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2 museums and a pottery

Yesterday I had to take time off the main group to see the Leger museum, Modoura pottery and Bonnard museum as preparation for a curative tour for travel agents Andrew Fyne later in the year. There were a number of logistical considerations, a private tour out of hours, a local guide, restaurants etc all of which needed my attention. I also had to evaluate how much time each museum required.

I started at the Fernand Leger museum in Biot. This was the brainchild of arts Minster Andre Malraux, Leger’s divorced wife Nadia and architect Andrei Svichine. It had a number of attractions outside a wonderful collection of his paintings. Firstly the building is beautiful and outside some murals and sculpture of Leger. The building’s natural light enhanced the bold blocks of colour that characterise Leger’s paintings. Like Picasso, Chagall and Miro, Leger was versatile in the mediums he employed: there are sculptures, stained glass, ceramics and murals. Well worth a visit.

RamieIt’s only a short trip to the Modoura pottery in Vallauris.It gives its name to Maison, Dourly and Ramie, the last names being that of Suzanne and Georges who founded the pottery.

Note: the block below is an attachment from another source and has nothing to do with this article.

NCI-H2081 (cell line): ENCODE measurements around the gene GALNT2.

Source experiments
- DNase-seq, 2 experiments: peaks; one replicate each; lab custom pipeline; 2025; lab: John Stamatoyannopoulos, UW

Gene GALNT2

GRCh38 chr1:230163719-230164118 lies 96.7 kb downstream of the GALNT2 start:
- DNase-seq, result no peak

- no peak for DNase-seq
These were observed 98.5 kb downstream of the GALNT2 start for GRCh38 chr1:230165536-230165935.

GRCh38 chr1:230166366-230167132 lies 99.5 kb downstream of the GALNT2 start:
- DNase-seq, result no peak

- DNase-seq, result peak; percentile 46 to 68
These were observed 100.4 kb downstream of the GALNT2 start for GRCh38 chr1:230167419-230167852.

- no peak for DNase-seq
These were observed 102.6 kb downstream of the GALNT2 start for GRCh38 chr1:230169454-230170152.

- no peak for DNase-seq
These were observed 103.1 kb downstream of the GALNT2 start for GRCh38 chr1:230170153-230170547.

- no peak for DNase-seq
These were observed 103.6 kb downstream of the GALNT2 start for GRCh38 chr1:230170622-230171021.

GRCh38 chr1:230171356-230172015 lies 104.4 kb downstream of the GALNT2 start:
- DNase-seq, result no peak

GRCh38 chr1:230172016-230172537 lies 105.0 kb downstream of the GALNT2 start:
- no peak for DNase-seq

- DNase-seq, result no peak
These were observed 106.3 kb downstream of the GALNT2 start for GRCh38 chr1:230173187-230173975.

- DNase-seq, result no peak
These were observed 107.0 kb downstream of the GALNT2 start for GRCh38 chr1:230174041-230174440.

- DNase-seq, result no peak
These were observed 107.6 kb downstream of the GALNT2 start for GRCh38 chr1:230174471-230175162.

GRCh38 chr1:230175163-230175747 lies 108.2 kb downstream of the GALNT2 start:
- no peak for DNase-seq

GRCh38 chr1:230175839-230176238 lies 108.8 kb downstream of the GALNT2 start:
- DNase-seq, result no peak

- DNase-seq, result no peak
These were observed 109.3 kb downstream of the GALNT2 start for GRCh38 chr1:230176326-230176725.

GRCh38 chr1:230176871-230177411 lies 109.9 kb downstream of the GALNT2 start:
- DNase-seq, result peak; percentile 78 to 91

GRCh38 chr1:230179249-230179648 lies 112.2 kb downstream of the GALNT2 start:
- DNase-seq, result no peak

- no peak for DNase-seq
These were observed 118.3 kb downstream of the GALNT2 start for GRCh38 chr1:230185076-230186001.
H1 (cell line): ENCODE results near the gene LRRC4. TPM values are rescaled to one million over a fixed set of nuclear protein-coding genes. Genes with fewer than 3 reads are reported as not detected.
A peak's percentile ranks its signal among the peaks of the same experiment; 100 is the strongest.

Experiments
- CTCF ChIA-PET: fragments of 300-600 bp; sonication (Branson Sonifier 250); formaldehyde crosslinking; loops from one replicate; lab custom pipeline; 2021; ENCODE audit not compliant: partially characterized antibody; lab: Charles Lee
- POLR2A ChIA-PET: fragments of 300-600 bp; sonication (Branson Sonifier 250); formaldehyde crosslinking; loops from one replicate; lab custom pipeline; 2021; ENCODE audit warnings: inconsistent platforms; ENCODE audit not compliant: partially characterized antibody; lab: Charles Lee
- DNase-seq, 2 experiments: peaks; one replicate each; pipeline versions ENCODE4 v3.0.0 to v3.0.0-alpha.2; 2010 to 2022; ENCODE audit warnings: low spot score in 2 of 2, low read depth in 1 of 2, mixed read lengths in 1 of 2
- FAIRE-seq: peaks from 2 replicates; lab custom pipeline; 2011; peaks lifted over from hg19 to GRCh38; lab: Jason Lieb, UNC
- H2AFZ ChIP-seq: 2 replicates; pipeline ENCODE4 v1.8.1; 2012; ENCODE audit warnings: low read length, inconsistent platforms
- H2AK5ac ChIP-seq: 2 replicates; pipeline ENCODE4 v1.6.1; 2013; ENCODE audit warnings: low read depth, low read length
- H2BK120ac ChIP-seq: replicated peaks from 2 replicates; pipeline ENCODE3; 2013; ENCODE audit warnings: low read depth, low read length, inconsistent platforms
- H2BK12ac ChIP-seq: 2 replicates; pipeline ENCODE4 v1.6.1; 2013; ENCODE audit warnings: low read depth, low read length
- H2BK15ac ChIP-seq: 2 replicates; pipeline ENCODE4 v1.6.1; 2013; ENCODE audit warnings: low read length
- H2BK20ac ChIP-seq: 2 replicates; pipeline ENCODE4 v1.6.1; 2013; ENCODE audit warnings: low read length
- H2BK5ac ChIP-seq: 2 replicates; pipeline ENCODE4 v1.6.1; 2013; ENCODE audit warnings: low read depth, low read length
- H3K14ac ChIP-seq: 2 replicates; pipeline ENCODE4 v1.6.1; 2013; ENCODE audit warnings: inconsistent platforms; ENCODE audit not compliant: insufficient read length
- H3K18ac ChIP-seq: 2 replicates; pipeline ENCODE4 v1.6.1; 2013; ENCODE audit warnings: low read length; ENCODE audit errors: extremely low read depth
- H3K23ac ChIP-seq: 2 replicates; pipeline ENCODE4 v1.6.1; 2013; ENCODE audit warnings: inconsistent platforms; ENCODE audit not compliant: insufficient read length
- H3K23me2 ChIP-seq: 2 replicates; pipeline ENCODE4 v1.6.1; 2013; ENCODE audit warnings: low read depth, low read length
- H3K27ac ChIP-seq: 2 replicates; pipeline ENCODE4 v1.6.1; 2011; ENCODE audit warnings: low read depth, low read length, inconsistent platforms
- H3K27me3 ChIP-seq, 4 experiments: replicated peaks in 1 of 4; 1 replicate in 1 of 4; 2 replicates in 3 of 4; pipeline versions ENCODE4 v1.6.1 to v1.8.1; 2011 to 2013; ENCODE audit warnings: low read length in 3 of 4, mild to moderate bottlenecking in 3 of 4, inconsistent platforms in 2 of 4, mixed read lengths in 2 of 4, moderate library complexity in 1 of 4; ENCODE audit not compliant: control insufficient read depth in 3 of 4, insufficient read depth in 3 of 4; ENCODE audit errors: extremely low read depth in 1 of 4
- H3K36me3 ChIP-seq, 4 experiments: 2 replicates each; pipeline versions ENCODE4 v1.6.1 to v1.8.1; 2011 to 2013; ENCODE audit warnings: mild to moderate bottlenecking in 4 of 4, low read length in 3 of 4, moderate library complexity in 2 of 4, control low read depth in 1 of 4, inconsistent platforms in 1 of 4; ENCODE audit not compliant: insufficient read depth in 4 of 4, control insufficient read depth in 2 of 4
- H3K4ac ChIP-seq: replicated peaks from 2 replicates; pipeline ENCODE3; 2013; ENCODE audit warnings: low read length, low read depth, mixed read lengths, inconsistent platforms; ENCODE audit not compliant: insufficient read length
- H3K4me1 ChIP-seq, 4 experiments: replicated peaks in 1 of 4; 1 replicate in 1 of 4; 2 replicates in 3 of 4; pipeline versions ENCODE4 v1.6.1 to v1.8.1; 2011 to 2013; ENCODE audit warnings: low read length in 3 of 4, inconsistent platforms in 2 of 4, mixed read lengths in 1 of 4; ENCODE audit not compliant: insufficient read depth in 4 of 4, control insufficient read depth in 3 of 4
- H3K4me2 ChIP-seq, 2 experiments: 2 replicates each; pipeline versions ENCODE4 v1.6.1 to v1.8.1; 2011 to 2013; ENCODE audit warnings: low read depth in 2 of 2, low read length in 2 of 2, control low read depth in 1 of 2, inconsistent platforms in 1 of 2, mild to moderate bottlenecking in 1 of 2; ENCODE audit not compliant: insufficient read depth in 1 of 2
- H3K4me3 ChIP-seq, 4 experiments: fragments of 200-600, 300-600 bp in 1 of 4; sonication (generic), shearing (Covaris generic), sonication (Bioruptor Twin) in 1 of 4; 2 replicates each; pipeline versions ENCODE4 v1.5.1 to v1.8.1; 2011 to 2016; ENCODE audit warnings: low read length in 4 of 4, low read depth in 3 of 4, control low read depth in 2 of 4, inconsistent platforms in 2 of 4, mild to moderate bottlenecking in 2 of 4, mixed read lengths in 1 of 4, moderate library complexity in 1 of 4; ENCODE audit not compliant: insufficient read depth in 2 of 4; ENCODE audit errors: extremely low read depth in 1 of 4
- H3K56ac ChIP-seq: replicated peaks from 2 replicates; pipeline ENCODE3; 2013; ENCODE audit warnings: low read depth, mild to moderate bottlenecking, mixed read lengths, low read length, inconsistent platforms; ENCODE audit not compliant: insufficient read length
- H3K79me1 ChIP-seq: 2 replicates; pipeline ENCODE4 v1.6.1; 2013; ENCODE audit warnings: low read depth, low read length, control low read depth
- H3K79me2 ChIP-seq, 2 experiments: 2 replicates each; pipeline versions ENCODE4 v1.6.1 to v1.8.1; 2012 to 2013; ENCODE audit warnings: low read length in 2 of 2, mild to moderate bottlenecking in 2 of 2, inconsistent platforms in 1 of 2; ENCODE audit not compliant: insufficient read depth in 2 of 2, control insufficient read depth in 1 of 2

They both worked with Picasso who produced 3,600 works with them and a few of the ceramics are still on view.

PotteryThis is the problem, namely there was another exhibition of lesser quality. My conclusion was we could have lunch in Vallauris, as Picasso often did as he had a home there, and then spend 20 minutes or so here.

Finally I went to the Pierre Bonnard museum in Le Cannet.

MartheThis was inferior to the Leger in content and viewing. It was built in the front of his house, Le Bosquet, where Bonnard lived and had his pictures only on the 3rd, 4th and 5th floor.

Bonnard was for while my favourite painter but I found his obsession with his muse Marthe doing her toilette a tad creepy. If they were photographs they would be pornographic. I preferred his landscapes of the region and Normandy and Nabis output but there were not enough of them. The museum also lacked natural light.

About Alice Mansfield

A graduate of the Slade, Alice has painted and written about art all her life. With her children now having now grown up and departed the nest, she recently took up sculpture. More Posts